Not to be outdone, Spiked editor Mick Hume takes to the pages of The Australian to insinuate that all the complaints are mere racism or some desire to put the uppity wogs in their place.
Why did the British non-sporting media suddenly splash sensational stories of “filthy” living quarters and unfinished buildings and “reports” that foreign athletes could be at risk from attack by everything from dengue fever and snakes to terrorists? Because it gave the old boys of the Mother Country a rare opportunity to look down on the uppity Indians.
This shitstorm of self-righteousness about bad smells and a broken bed seems a bit pathetic, really. Once the rulers of the British Empire justified keeping their dark-skinned subjects in their place through the politics of national and racial superiority, backed up by the military might of the Royal Navy and the army. Now it seems the only ideological weapons they have to demonstrate the alleged inferiority of Indians are the whiny politics of the health-and-safety police.
The Commonwealth Games are, of course, themselves a symbol of the decline of Britain’s power and influence in the world, and the problems this poses for the elites in knowing who they are anymore. The idea of a sporting competition for the nations of the British Empire was first proposed at the peak of its Victorian power in The Times in 1891, as a “Pan-Britannic-Pan-Anglican Contest and Festival every four years as a means of increasing the goodwill and good understanding of the British Empire”.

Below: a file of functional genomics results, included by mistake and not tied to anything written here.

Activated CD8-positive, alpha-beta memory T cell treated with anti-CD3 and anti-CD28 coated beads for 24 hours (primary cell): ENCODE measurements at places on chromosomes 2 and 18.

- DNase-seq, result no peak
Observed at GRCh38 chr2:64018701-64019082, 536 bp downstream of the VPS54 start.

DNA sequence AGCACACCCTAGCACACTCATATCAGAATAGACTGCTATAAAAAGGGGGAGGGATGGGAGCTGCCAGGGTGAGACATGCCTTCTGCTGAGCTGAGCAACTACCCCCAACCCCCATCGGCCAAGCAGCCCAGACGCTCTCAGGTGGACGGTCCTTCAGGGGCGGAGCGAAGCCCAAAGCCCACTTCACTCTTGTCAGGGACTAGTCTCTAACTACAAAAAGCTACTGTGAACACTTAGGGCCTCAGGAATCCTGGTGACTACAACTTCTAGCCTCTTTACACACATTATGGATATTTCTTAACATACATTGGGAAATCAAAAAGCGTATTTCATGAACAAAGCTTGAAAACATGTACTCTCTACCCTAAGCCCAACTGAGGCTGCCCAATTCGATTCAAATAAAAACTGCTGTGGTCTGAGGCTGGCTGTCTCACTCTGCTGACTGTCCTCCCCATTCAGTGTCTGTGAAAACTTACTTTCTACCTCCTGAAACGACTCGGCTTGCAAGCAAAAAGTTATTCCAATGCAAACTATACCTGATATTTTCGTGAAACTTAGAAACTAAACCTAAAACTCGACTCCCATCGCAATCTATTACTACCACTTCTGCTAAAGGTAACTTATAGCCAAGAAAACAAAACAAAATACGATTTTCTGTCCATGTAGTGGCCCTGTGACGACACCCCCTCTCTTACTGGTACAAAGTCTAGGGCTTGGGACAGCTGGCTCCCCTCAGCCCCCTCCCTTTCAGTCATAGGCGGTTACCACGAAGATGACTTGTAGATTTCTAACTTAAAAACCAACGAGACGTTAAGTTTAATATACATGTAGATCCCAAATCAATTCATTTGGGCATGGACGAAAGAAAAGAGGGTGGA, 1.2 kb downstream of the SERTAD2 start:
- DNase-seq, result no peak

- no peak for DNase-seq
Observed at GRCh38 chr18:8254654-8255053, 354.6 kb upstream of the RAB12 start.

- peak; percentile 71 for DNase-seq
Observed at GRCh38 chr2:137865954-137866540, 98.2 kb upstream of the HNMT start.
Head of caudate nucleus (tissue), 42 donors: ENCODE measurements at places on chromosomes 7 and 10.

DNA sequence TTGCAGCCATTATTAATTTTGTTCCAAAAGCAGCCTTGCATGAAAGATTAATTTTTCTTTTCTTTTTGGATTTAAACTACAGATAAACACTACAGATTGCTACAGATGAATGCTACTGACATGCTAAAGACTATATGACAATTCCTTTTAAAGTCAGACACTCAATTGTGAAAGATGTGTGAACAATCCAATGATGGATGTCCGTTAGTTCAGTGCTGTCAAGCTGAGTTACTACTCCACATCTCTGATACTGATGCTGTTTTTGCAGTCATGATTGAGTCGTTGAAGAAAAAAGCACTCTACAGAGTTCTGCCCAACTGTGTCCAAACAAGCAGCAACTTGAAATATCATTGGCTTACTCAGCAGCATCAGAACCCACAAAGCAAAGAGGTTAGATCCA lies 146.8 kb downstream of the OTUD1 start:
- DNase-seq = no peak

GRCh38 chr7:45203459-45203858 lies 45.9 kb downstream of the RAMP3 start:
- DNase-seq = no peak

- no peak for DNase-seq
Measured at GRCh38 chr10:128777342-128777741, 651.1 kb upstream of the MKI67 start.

As comedian Frankie Boyle observed last week, the migrant labourers building these facilities have been paid a pittance and forced to live in grim camps while they labour to make nice luxury apartments for teenage gymnasts and synchronised swimmers. In which case, it might seem entirely reasonable if they had crapped in the beds and hooked the electricity up to the taps.
One British team’s official, arriving after the emergency clean-up operation in the athlete’s village, observed sniffily that the facilities were still three-star rather than five-star. Yet even three-star comforts seem rather too soft for what are meant to be hard young men and women athletes at the peak of their fitness. Surely, something a bit more Spartan would be appropriate.
Why not stick them in bunk beds in old-fashioned military barracks? After all, that was what the hard-up British authorities did with male competitors at the 1948 London Olympics. Although they did generously allow the athletes a bit of extra grub in those dark days of postwar rationing.
The juxtaposition of privileged athletes and indescribably poor folks doing the dirty work in advance of their visit is stark. But it’s not at all clear why 20-something world class athletes are culpable for the sins of the colonial era. It’s hardly unreasonable that, if the norm at these things is first rate accommodations, that they’d recoil at filth, stench, and disease — irrespective of what the brave lads of ’48 endured.